“I’m reviewing a documentary about William Colby, that son of a bitch,” I told my colleague Steve Bogira. “Really?” he replied. “I thought he was sort of a good guy.” Now that I’ve seen The Man Nobody Knew and done a little homework, I think maybe both of us were right. During the Vietnam war Colby administered the notorious Phoenix Program, which assassinated more than 26,000 Vietnamese suspected of being Vietcong. But as CIA director in the mid-70s, he also went before Congress on 32 different occasions to come clean about the Agency’s dark past, a strategy that may have saved the CIA but certainly ended his intelligence career. The Man Nobody Knew is the subject of this week’s long review; it opens today for a weeklong run at Gene Siskel Film Center.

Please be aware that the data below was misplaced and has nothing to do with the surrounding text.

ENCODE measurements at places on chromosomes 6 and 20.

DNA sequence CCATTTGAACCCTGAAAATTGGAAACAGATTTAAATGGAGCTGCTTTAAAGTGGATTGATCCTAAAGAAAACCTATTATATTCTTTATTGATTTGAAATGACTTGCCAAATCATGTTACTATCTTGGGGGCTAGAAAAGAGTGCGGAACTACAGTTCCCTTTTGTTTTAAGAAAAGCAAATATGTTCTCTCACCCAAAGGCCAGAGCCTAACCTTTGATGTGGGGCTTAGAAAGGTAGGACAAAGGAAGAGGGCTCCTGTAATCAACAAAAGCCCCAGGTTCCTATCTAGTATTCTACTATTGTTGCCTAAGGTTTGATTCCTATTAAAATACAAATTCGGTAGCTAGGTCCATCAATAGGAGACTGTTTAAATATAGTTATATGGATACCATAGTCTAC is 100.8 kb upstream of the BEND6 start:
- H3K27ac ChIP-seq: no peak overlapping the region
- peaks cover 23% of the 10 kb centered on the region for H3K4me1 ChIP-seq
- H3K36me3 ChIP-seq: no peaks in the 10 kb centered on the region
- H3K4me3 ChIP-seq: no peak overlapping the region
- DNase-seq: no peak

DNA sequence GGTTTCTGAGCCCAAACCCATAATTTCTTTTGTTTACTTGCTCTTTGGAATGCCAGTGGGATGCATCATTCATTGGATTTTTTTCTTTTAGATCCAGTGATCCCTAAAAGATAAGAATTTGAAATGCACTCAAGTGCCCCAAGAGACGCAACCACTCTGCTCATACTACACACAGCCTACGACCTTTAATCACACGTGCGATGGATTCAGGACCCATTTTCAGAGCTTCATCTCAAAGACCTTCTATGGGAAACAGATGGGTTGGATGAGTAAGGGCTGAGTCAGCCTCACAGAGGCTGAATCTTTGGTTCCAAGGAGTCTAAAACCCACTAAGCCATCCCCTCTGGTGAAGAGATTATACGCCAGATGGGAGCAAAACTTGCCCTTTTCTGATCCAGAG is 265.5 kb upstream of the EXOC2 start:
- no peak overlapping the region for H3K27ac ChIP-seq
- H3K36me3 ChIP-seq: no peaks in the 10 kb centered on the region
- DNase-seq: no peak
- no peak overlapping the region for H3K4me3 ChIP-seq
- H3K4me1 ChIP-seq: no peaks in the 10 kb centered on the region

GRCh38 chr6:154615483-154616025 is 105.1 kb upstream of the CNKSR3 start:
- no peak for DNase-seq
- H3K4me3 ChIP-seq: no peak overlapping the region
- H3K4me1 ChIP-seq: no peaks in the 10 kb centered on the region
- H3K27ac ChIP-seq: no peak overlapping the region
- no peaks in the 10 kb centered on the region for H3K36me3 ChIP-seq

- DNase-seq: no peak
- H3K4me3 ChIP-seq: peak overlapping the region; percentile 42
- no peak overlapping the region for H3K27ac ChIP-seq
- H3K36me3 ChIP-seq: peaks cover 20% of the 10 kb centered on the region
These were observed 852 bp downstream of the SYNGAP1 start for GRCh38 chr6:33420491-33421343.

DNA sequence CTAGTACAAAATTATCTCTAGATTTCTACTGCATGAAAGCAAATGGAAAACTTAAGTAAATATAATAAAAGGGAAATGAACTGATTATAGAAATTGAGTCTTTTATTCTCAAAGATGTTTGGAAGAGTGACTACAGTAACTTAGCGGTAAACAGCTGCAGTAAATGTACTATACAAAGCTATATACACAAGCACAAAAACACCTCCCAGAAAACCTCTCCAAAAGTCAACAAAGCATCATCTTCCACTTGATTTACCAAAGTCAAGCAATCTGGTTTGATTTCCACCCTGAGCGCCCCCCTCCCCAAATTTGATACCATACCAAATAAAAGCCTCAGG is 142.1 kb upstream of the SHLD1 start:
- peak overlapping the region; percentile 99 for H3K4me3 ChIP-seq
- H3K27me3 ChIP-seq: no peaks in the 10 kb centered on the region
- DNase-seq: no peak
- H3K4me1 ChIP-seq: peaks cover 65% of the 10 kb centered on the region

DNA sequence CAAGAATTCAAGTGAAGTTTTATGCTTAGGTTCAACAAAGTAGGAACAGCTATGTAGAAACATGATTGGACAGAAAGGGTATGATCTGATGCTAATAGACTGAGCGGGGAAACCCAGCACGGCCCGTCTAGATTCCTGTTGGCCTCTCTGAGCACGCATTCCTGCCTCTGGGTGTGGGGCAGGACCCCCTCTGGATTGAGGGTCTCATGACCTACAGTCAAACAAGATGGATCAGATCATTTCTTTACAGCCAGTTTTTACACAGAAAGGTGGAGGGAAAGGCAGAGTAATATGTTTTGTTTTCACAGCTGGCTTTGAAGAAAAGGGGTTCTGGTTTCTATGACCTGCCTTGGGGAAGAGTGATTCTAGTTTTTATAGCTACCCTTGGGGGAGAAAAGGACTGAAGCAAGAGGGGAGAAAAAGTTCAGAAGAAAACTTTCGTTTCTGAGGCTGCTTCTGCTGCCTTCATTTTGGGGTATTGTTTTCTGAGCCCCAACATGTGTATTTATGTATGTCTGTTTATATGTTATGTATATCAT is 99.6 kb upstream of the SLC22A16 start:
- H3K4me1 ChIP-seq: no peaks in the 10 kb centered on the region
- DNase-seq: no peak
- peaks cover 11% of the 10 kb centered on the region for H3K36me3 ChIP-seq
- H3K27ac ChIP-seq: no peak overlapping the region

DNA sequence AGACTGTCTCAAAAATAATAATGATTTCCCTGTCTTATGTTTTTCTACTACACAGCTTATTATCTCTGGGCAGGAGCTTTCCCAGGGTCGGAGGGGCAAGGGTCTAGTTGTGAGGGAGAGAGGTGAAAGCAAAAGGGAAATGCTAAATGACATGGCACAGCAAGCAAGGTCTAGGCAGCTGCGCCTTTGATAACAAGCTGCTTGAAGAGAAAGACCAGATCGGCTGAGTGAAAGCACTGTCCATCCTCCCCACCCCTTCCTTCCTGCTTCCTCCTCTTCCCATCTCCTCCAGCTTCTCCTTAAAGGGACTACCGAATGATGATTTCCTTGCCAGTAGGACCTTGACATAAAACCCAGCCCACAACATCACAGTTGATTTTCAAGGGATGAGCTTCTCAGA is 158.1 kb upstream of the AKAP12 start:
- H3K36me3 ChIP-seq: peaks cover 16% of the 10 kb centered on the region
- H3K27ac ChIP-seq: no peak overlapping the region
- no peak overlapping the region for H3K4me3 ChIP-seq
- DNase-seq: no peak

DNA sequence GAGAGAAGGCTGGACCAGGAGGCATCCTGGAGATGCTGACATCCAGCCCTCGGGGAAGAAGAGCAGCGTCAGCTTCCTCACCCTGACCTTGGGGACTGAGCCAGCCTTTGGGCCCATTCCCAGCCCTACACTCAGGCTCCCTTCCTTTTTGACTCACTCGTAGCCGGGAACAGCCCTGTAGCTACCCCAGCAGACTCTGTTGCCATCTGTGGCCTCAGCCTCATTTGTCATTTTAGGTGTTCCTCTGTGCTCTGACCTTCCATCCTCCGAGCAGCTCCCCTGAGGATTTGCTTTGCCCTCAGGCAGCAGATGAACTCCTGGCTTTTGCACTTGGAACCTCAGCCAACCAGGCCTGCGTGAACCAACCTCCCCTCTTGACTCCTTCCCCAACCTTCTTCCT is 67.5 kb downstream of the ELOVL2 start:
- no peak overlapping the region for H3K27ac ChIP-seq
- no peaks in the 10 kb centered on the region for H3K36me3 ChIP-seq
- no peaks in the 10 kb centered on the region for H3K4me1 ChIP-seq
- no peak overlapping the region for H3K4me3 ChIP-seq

Also in this week’s issue we have a sidebar for the Chicago International Children’s Film Festival and a Reader Recommends box for Margin Call, an incisive new drama about the 2008 financial meltdown. Other new films reviewed this week include Fireflies in the Garden, a family drama starring Ryan Reynolds, Willem Dafoe, and Julia Roberts; The Mill & the Cross, Lech Majewski’s meditation on the Pieter Bruegel painting The Way to Calgary; The Skin I Live In, Pedro Almodovar’s creepy tale of a plastic surgeon with a scalpel to grind; Texas Killing Fields, about a serial killer roaming the bayou; The Three Musketeers, which is filled with chocolatey nougat; and With or Without Love, a musical romance that opens the Film Center’s Festival of New Spanish Cinema.